There is a rather remarkable propensity towards flowers in Scotland; hard to believe in a country so far north and yet true. Summer, for instance, is nothing but endless green and gold where I grew up in the States, but here there were more flowering things than I could name. The roses, too, grow splendidly, and last well into fall.

I never did find that camera cord; I ended up replacing it.

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The birds outside our window are dinosaurs. WE NOW HAVE THE BEST FACT.


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while reading the Mauritius Command:

Oh, Stephen. Jack was up all night worrying about you and you come back with an albatross egg and a parrot that speaks French.

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geekery and fanfic in an email today:

I have a crazy Ryuuki, a three-eyed demon Ryuuki, an assassin Ryuuki, a chichi-ue Ryuuki, a Ryuuki hooked up to computers, a ridiculously cute Ryuuki, a Ryuuki with piercings, a courtesan Ryuuki, a dragon Ryuuki . . .

::is beginning to suspect that she's deeply insane::

You know what I don't have? A one-eyed warrior Ryuuki!

::glowing cheerfully at the thought::

::fairly certain that she is quite insane, actually::
Friday, January 21st, 2011 12:48 am

Some of my friends in front of one of the great trees of Koya-san in Wakayama-ken. It is the center of the Shingon sect of Buddhism, and it's . . . amazing. There are more than 120 temples there, and a lovely and tranquil graveyard that takes several hours to walk through. It felt like another world, up there amongst the peaks.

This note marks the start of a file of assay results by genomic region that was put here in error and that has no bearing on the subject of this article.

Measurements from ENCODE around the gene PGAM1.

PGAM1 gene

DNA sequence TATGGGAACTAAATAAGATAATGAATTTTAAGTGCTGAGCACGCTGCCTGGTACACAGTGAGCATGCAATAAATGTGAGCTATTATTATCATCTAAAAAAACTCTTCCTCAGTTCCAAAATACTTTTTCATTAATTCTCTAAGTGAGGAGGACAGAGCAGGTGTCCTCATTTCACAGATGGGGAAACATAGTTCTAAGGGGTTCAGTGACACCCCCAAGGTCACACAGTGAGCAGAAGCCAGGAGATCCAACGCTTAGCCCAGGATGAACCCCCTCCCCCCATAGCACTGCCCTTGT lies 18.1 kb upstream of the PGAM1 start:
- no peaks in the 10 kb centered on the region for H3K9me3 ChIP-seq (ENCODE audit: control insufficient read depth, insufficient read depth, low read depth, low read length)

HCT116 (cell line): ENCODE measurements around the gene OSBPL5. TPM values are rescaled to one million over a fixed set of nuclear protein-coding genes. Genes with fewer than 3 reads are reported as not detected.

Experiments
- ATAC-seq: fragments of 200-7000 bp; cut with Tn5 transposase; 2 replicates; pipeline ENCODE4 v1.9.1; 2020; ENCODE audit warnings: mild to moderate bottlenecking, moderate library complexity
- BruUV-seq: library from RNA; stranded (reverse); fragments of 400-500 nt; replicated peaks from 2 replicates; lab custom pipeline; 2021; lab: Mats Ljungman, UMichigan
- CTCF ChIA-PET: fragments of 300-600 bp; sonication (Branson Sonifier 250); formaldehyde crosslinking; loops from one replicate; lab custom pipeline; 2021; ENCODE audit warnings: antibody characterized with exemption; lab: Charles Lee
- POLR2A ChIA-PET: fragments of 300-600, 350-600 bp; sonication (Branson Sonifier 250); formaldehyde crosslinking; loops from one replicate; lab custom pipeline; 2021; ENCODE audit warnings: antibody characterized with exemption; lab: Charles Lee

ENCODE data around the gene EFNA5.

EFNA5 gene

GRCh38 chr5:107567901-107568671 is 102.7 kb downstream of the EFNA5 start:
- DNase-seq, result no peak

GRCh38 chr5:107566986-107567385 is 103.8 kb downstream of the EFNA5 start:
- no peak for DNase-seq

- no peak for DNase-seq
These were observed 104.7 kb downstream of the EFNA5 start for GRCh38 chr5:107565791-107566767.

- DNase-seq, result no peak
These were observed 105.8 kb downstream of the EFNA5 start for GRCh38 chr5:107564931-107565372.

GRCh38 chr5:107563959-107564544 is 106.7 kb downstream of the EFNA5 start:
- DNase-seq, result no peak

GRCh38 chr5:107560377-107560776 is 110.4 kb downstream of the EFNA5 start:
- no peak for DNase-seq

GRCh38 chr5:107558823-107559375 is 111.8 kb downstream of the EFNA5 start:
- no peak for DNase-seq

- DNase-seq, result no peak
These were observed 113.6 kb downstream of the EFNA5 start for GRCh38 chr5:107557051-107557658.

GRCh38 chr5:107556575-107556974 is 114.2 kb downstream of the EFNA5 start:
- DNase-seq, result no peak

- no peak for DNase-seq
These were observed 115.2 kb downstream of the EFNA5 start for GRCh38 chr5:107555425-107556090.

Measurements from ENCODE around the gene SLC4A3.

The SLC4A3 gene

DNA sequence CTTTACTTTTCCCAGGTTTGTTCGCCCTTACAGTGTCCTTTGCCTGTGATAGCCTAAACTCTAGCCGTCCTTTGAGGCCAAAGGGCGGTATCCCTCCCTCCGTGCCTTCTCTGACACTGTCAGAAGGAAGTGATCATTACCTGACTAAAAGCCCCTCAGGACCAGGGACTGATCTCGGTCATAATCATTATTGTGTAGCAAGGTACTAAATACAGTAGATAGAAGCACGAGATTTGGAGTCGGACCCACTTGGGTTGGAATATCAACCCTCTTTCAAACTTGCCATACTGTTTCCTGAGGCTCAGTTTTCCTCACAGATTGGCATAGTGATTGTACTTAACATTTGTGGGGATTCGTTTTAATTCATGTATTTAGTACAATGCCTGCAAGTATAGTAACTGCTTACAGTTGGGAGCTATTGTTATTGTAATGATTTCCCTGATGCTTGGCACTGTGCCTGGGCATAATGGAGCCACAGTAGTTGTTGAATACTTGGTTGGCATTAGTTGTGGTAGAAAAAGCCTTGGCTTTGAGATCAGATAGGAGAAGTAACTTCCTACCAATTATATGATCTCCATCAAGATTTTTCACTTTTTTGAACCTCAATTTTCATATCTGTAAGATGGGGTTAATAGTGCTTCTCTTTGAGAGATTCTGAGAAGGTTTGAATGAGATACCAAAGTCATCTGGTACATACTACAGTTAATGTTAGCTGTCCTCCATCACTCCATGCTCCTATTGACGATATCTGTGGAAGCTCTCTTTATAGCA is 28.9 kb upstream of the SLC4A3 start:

I wanted to put up this picture because my incredibly-PC-calendar (it has Thich Nhat Hanh quotes!) lists Thursday as Tu B'Shevat (the Jewish New Year for Trees). According to teh interwebs this is the date when the trees begin to flower in Jereusalem. Other than that I know nothing of the significance of the holiday, but I think it a beautiful thing that there should be a new year devoted to trees.

Of course, since I believe Jewish holidays start on the previous night at sundown, I guess this holiday is already over . . .

Behind which I ramble on insanely about Pandora Hearts. Replete with question marks, because every time I learn something in this blasted series I end up with 5 new questions. er. EDIT: FULL OF SPOILERS. I should have said that before, sorry. )
Thursday, January 20th, 2011 12:54 am

Last spring I was able to go to a huge roller coaster park in Japan with some of my friends. Among the ten coasters in the park they also happen to have the world's largest wooden one; this is a view of it from the nearby Ferris wheel. I rode it once, but found that it gave me a pounding headache. Looks like I've gotten too old for wooden roller coasters. I did fine on the modern ones, though.